Nashville – Tuesday, two bills authored by the National Rifle Association and sponsored by Senator Mike Faulk (R-Church Hill) made their debut before two Senate Committees.
In the Senate Judiciary Committee, SB3002 would prevent any employer – public or private – from prohibiting an employee from storing a firearm in their vehicle while on the employer’s property.
In the Senate Commerce Committee, SB2992 would prevent a potential employer from not hiring an employee on the basis that the prospective employee would store or possess a firearm on the employer’s property. The business lobby is opposed to both bills on grounds they violate private property rights. Others including public and private colleges, hospitals and law enforcement oppose the measure on workplace safety ground.
Witnesses from the NRA and Tennessee Firearms Association testified on each bill before the respective committees. Some committee members appeared genuinely concerned about the proposals’ possible overriding of private property rights and questioned the NRA witness about the measures’ intent. Opponents of the bills will testify before a final vote is taken on March 6th. The NRA is also targeting other states with similar legislation including guns on college campuses in Georgia, Alabama and Mississippi.
Groundwork is quietly being laid by the National Rifle Association in an attempt to pass some of the broadest gun possession legislation in the state’s history.
SB3002 (Faulk, R-Church Hill) would rewrite state law and allow permit holders to store firearms in their personal vehicles at their places of employment. Tennessee’s business advocates, individual employers, and the Tennessee Chamber of Commerce and Industry are adamantly opposed to the bill on the grounds that it violates the private property rights of business owners and employers that choose to restrict firearms from their premises.
Currently, the bill includes all places of employment – public and private – including hospitals, K-12 schools, colleges, and government offices and buildings. SB3002 is co-sponsored by Senator Mae Beavers (R-Mt. Juliet) and Senate Education Chair Dolores Gresham (R-Somerville). The House companion bill, HB3560, is sponsored by Representative Eddie Bass (D-Pleasant Hill). Bass has repeatedly stated that he will not move the House bill until the measure passes in the Senate.
On Tuesday, SB3002 was before the Senate Judiciary Committee. Faulk briefly spoke to the bill and asked that a final vote be scheduled for March 6. Faulk stated that he would like proponents of the bill to be allowed to speak before the Committee on February 21 and opponents to speak before the Committee on February 28.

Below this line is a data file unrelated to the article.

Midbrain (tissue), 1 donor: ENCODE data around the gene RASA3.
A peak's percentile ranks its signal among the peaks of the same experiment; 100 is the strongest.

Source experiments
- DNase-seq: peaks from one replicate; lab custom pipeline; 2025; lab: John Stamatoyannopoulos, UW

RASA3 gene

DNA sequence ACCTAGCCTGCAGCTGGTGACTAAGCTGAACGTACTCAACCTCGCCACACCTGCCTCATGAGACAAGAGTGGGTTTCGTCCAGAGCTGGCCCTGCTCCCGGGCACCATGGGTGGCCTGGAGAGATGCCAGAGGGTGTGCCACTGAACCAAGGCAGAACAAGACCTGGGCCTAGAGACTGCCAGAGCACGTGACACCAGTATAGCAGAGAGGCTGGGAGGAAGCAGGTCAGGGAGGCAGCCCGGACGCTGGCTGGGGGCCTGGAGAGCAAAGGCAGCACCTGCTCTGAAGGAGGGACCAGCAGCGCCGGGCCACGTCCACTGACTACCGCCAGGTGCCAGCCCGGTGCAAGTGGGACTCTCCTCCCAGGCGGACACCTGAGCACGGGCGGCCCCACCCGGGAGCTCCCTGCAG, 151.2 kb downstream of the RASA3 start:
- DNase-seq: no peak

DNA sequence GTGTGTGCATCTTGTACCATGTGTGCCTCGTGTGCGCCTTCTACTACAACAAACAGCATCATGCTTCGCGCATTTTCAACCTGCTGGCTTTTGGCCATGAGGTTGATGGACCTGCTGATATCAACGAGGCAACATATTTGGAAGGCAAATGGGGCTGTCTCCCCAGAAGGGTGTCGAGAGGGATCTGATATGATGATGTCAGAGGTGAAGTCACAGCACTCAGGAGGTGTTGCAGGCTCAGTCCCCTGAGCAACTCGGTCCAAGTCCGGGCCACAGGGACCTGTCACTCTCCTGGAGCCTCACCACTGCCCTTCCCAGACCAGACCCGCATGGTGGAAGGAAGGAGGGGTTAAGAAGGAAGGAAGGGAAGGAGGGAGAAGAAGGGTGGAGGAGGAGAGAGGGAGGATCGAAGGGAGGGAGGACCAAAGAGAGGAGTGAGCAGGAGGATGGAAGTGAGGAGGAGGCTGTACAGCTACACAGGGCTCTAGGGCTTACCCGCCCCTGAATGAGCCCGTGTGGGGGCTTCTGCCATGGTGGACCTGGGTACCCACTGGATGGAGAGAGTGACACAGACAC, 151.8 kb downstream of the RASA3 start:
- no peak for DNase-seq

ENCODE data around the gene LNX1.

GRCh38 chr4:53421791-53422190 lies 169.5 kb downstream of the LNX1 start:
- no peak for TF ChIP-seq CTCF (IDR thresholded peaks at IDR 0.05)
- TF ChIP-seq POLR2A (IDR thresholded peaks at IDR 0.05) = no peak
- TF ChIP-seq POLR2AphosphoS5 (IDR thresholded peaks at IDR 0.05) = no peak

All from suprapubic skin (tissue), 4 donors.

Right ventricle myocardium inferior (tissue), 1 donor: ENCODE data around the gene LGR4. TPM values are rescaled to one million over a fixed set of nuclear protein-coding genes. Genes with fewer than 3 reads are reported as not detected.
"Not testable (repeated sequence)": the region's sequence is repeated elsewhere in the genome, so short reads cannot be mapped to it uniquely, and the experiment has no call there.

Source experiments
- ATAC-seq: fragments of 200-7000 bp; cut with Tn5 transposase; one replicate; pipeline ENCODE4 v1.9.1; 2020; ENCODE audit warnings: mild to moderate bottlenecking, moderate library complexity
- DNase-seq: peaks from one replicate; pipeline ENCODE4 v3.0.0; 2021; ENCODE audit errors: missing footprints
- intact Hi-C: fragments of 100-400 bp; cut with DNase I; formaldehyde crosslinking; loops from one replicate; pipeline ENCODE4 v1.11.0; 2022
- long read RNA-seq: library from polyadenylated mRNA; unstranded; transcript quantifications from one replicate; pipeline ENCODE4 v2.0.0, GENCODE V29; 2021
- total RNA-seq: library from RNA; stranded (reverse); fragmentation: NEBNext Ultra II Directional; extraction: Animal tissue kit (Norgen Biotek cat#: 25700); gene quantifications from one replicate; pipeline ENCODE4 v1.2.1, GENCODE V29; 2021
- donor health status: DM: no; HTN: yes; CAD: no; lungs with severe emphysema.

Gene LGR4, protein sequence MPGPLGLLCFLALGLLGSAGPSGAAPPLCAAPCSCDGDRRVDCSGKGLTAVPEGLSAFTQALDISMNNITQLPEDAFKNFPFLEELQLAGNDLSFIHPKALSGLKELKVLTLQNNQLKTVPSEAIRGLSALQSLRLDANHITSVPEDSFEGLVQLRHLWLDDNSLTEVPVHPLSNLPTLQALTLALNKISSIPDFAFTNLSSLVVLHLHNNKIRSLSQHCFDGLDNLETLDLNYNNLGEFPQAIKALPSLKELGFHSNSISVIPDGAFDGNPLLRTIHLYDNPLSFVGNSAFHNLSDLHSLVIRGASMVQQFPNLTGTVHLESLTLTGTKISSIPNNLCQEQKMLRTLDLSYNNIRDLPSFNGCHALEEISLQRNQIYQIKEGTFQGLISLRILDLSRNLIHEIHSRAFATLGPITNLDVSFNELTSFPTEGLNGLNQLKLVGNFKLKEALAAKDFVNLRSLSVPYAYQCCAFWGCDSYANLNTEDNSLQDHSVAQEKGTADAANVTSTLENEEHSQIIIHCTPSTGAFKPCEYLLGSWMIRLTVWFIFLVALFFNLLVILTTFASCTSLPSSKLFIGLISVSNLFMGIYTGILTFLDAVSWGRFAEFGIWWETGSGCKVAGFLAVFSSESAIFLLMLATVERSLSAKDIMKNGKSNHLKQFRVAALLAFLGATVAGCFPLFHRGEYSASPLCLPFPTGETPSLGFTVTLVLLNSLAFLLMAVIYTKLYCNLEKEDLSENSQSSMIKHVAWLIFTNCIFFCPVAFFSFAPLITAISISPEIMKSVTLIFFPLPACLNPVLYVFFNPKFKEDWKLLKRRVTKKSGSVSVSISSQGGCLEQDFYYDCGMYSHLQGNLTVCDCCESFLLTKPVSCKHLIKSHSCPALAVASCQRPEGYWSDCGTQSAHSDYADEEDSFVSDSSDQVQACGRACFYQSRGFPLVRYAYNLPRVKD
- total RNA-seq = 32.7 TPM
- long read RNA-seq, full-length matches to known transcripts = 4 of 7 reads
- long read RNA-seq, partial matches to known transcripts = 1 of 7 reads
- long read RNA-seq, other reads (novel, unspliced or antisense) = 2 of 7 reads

Another bill by Faulk and Bass (SB2992/HB3559) is of equal concern to the business community and public employers. This measure also is being pushed by the National Rifle Association and prevents employers from asking employment applicants or employees whether they own, possess, or transport firearms or ammunition. The Senate bill was before the Senate Commerce Committee. Faulk asked for the same discussion timeline on the measure as he did for SB3002 in the Judiciary Committee.
The University of Tennessee, Tennessee Board of Regents, and the Tennessee Independent Colleges and Universities Association (TICUA) all are in opposition to the two proposals.
MURFREESBORO — In the past ten years, the state has gone from covering 55 percent of Tennessee’s public college and university budgets, to just 30 percent. The other 70 percent is covered by the students, according to data from the Tennessee Higher Education Commission.
The state’s HOPE scholarship for high achievers used to cover about 60 percent of university tuition. It’s 45 percent now.
In June, the University of Tennessee system’s trustees approved tuition hikes of 12 percent at the Knoxville campus and 10 percent at others. The Tennessee Board of Regents approved increases ranging from 8.8 percent to 11 percent, depending on the campus.
All that means students are taking out bigger and bigger loans.
It’s a situation that Richard Vedder, who heads the Center for College Affordability and Productivity in Washington, says is unsustainable, according to The Tennessean (http://tnne.ws/yqOBu0 ).
Complete (AP) story here:
Legislation introduced by Sen. Mike Faulk (R-Church Hill) to require all employers – public and private – to allow employees to store firearms in personal vehicles at their workplace is scheduled to be before the Senate Judiciary Committee on Tuesday. SB 3002 would arguably go as far to include employees of K-12 schools, and colleges and universities. UT and Tennessee Board of Regents remain opposed to any change in current law easing restrictions on firearms on campuses. Both Systems believe that current law provides necessary exemptions for law enforcement, active military, ROTC and select others to possess firearms on campuses. The House companion, HB 3560, is carried by Rep. Eddie Bass (D-Prospect) awaits scheduling in the House Consumer and Employee Affairs Committee.
This item is from the Feb. 10, 2012 UT State Relations Friday Brief, which can be viewed here: http://bit.ly/Atja7u
KNOXVILLE — The University of Tennessee’s campuses at Knoxville and Martin are the only public institutions and among just four Tennessee universities named among The Princeton Review’s “150 Best Value Colleges for 2012” list.